Tiegs Zoology Museum, School of Bio Sciences
The Tiegs Zoology Museum of the University of Melbourne was established in the late 1880s and is Australia’s oldest university museum of zoology. The collection, accumulated over 120 years, has specimens contributed by the first Professor of the department, Sir Walter Baldwin Spencer. It has an extensive collection of specimens representing the whole animal kingdom, ranging from small invertebrates to prepared whole-mounts and skeletons of vertebrates including an African lion, and a moa (an extinct emu-like bird from New Zealand). There is also an extensive collection of microscope slides, with contributions from Professor Spencer and other former researchers in the department, and a large number of reprints and other historical documents of cultural significance
Law Rare Books Collection, University Library
The Law Rare Books Collection is an important public collection of rare and early legal texts. The collection is of research significance not only to lawyers, but also to researchers of legal, social and cultural history. It has particularly strong holdings of early printed law texts, law reports, seventeenth-century political pamphlets, classic legal texts and material relating to Australian Federation and the early years of the Commonwealth. Its nineteenth-century holdings are a good representative example of a colonial lawyer's library and are significant for what they can tell us about the practice of law in early Victoria. The collection's links to the beginnings of the University of Melbourne – via the collections of individuals such as William Edward Hearn and Sir Redmond Barry – make it of significance to Melbourne Law School and the University community more broadly.
Science Gallery Melbourne
Science Gallery Melbourne is a dynamic new venue for engaging 15-25 year olds with arts and science. Part of the acclaimed International network with eight nodes worldwide, and embedded in the University of Melbourne, Science Gallery Melbourne will open in 2020. The Gallery will be located on the corner of Grattan and Swanston St and will provide a new cultural landmark for Melbourne. Science Gallery started in Dublin with the idea of becoming the world’s leading organisation for involving, inspiring and transforming curious minds through science. Each Science Gallery shares a common mission: to ignite creativity and discovery where science and art collide. In the years prior to opening, Science Gallery Melbourne will host themed programs of exhibitions, events, talks, podcasts and workshops in a range of pop-up locations. Science Gallery Melbourne’s inaugural exhibition for 2017 is BLOOD, which will feature key objects from the University’s cultural collections as part of the exhibition’s public program.
The Arts West Redevelopment is the Faculty of Arts' most significant infrastructure project in recent years and has created new and dynamic teaching and learning spaces for students and staff. The building combines the existing West Wing (former 1990s building) and a new North Wing containing state-of-the-art learning spaces. The purpose designed spaces include facilities for collaborative and project-based learning, interactive learning, a media laboratory, and lecture and discursive spaces. Through an emphasis on object-engaged learning, the building provides students with the experience of first hand engagement with the University’s cultural collections material to inform their learning, drive research training, and enable an enriched experience of how knowledge is activated. Arts West Gallery displays curated collections of objects and artefacts from the University's cultural collections.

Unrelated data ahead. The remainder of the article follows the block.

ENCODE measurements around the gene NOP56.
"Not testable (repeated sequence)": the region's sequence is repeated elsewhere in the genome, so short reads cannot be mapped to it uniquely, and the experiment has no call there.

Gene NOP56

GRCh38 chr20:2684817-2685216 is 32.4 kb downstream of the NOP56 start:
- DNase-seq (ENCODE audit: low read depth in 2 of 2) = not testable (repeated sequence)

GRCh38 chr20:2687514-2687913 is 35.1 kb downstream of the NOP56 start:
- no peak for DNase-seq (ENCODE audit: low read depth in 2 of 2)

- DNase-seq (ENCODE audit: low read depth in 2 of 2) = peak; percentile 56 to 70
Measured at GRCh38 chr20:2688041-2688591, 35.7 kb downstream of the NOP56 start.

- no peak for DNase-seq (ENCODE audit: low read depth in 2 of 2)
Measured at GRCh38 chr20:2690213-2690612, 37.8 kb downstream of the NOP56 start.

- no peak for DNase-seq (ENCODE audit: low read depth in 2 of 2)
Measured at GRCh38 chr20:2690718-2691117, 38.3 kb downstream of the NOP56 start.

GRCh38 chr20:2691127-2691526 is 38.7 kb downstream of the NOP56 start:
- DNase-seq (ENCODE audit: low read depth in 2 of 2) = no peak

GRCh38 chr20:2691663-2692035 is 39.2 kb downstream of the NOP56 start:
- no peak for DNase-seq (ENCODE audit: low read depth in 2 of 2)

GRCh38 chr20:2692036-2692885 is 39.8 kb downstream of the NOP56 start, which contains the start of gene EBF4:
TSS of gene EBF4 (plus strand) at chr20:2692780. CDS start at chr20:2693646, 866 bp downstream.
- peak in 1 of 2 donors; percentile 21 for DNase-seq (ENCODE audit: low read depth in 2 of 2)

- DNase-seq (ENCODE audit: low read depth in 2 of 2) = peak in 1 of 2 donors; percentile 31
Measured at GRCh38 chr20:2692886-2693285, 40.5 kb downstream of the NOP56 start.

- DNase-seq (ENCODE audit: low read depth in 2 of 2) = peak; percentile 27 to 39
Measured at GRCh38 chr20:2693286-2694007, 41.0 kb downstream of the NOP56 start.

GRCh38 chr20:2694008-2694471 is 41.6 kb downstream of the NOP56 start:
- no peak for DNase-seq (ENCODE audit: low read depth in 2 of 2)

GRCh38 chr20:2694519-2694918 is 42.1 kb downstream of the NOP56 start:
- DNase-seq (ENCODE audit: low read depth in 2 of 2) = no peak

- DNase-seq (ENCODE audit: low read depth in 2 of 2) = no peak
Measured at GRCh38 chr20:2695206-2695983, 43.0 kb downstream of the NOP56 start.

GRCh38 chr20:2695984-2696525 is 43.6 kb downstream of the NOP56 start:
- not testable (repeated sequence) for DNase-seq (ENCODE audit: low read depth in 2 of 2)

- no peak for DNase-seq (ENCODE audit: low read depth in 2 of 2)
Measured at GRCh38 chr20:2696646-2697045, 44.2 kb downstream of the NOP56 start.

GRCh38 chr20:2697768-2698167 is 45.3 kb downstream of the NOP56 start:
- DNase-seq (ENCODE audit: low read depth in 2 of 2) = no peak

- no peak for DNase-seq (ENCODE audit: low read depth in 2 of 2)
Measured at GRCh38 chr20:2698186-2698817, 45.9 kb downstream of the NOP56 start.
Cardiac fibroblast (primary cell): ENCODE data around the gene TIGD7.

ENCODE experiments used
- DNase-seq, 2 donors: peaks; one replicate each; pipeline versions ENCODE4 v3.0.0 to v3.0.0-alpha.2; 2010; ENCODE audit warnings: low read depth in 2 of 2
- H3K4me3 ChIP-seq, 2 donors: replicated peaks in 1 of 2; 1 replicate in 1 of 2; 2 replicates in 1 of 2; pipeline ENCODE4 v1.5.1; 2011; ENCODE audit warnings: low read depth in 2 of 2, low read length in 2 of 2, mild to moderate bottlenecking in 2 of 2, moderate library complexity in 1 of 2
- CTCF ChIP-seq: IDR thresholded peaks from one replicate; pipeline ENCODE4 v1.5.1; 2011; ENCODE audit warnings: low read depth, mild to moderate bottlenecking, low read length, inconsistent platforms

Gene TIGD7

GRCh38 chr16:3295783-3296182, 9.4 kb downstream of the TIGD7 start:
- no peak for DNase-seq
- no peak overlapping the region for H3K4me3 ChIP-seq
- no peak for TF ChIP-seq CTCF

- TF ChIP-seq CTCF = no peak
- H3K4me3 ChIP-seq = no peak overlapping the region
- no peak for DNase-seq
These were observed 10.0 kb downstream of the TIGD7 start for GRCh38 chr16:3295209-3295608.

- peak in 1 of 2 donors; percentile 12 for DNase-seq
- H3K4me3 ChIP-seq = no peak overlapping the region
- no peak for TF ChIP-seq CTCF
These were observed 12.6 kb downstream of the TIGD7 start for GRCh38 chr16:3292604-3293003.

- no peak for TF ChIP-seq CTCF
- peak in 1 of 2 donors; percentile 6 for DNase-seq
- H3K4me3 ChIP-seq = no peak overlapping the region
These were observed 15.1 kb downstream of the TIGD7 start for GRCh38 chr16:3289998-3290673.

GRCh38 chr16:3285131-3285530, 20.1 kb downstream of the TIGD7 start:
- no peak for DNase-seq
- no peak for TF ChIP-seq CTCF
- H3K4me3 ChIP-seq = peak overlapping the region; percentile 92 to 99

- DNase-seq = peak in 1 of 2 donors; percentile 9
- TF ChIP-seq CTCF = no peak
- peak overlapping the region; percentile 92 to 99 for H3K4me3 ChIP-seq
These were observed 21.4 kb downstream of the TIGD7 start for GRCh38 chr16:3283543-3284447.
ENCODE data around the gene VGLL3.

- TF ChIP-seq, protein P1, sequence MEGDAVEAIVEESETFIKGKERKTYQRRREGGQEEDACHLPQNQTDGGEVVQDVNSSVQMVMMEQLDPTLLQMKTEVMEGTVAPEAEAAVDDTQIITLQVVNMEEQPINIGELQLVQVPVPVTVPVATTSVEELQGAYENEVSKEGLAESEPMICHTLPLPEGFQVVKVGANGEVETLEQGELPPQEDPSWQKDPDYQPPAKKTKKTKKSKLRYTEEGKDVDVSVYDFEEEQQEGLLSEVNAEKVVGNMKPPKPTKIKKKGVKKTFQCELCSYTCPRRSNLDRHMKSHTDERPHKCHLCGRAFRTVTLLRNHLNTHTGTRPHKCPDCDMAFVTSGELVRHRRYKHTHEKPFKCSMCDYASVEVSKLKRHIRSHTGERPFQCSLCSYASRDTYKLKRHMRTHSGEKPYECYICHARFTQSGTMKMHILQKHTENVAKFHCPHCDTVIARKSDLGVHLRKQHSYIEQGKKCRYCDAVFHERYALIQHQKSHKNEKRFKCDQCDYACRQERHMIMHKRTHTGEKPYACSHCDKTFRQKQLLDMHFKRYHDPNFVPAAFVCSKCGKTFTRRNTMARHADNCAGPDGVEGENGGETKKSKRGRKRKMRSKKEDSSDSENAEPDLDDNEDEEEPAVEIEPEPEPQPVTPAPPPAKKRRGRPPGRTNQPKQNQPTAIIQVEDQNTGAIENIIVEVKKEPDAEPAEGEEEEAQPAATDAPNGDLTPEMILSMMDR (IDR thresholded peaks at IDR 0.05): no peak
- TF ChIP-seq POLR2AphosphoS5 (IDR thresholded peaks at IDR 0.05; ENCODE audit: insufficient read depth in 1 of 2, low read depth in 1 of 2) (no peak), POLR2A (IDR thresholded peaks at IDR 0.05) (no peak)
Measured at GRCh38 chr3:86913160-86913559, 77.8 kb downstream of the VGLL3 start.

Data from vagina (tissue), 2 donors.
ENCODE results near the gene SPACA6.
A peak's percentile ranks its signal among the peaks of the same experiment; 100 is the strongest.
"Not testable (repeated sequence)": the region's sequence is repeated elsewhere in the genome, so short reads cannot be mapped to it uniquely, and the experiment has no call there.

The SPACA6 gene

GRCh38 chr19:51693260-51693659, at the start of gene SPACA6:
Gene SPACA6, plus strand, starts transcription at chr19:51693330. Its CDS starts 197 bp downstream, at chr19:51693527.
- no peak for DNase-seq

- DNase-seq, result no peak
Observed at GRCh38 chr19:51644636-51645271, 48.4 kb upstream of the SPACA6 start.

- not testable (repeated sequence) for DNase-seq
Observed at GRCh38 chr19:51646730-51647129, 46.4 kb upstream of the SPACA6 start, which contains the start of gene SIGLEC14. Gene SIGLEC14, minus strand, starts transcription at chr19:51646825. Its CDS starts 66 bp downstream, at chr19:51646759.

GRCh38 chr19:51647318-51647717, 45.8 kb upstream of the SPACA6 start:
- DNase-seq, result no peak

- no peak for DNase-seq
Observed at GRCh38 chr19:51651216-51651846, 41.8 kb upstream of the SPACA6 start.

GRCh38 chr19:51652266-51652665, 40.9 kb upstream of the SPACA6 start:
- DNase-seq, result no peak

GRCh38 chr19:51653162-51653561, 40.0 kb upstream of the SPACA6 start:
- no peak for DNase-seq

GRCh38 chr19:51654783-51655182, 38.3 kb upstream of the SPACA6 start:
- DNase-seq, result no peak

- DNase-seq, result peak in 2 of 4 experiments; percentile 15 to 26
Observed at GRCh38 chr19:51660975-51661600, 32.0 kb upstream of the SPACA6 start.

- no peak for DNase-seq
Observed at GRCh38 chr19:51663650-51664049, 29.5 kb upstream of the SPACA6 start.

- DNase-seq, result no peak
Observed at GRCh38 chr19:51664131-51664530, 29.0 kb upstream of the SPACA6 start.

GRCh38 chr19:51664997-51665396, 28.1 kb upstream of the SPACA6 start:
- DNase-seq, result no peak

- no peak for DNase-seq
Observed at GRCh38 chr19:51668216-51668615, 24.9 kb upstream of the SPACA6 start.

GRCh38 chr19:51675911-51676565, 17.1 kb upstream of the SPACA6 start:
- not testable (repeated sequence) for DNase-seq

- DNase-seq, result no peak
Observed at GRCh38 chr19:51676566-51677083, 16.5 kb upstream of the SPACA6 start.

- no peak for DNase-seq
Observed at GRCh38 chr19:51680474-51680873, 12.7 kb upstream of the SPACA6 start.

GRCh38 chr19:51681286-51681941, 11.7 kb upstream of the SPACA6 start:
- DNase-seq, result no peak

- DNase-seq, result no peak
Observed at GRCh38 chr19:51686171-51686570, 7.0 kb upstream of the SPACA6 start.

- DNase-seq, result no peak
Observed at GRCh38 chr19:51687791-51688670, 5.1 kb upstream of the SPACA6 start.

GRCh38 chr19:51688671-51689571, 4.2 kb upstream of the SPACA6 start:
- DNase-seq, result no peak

University House is the staff club at The University of Melbourne and aims to foster and maintain contacts and the exchange of ideas between the various disciplines represented by staff of the University of Melbourne. The Club was instituted in 1952 for the purpose of creating within the University a wider and more varied society than any single Department could offer, and in the hope that it would promote friendship and the fruitful exchange of ideas between people whose work is varied but has a common objective.
Ian Potter Museum of Art
The Ian Potter Museum of Art houses the University of Melbourne Art Collection. The collection is rich and varied and has major holdings of Australian art from the early 19th century to the present, as well as holdings of European art, International indigenous art and classics and archaeology. Numbering 20,000 works, these holdings form the largest university art collection in Australia. The diversity of the University Art Collection allows for constant re-interpretation and it is a great resource for the University, its academic programs and the public through changing displays and exhibitions.